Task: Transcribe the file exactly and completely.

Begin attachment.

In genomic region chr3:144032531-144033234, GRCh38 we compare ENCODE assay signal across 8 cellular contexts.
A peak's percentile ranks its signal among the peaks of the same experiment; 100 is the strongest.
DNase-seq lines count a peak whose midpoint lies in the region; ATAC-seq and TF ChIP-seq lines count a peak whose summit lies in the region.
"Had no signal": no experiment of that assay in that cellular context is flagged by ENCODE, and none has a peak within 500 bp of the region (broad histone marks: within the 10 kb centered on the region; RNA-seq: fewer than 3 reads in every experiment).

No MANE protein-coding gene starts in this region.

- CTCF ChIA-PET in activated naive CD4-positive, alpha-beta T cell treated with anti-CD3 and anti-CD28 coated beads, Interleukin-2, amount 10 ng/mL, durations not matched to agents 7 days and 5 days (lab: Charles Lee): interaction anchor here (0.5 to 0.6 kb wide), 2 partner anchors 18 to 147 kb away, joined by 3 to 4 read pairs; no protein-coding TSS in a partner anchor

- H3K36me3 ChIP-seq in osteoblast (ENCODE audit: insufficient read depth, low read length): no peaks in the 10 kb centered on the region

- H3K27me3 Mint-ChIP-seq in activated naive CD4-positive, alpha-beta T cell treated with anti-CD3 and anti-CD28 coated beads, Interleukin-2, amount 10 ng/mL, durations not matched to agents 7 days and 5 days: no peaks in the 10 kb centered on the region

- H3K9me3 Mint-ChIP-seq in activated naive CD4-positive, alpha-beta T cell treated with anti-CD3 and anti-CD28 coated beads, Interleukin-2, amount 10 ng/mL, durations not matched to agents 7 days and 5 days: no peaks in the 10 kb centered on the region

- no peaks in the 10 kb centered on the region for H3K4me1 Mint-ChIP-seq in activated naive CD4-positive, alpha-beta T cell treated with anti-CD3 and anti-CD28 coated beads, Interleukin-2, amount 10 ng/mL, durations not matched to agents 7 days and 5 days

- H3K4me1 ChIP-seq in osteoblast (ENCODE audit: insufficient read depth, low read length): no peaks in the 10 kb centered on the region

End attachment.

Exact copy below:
In genomic region chr3:144032531-144033234, GRCh38 we compare ENCODE assay signal across 8 cellular contexts.
A peak's percentile ranks its signal among the peaks of the same experiment; 100 is the strongest.
DNase-seq lines count a peak whose midpoint lies in the region; ATAC-seq and TF ChIP-seq lines count a peak whose summit lies in the region.
"Had no signal": no experiment of that assay in that cellular context is flagged by ENCODE, and none has a peak within 500 bp of the region (broad histone marks: within the 10 kb centered on the region; RNA-seq: fewer than 3 reads in every experiment).

No MANE protein-coding gene starts in this region.

- CTCF ChIA-PET in activated naive CD4-positive, alpha-beta T cell treated with anti-CD3 and anti-CD28 coated beads, Interleukin-2, amount 10 ng/mL, durations not matched to agents 7 days and 5 days (lab: Charles Lee): interaction anchor here (0.5 to 0.6 kb wide), 2 partner anchors 18 to 147 kb away, joined by 3 to 4 read pairs; no protein-coding TSS in a partner anchor

- H3K36me3 ChIP-seq in osteoblast (ENCODE audit: insufficient read depth, low read length): no peaks in the 10 kb centered on the region

- H3K27me3 Mint-ChIP-seq in activated naive CD4-positive, alpha-beta T cell treated with anti-CD3 and anti-CD28 coated beads, Interleukin-2, amount 10 ng/mL, durations not matched to agents 7 days and 5 days: no peaks in the 10 kb centered on the region

- H3K9me3 Mint-ChIP-seq in activated naive CD4-positive, alpha-beta T cell treated with anti-CD3 and anti-CD28 coated beads, Interleukin-2, amount 10 ng/mL, durations not matched to agents 7 days and 5 days: no peaks in the 10 kb centered on the region

- no peaks in the 10 kb centered on the region for H3K4me1 Mint-ChIP-seq in activated naive CD4-positive, alpha-beta T cell treated with anti-CD3 and anti-CD28 coated beads, Interleukin-2, amount 10 ng/mL, durations not matched to agents 7 days and 5 days

- H3K4me1 ChIP-seq in osteoblast (ENCODE audit: insufficient read depth, low read length): no peaks in the 10 kb centered on the region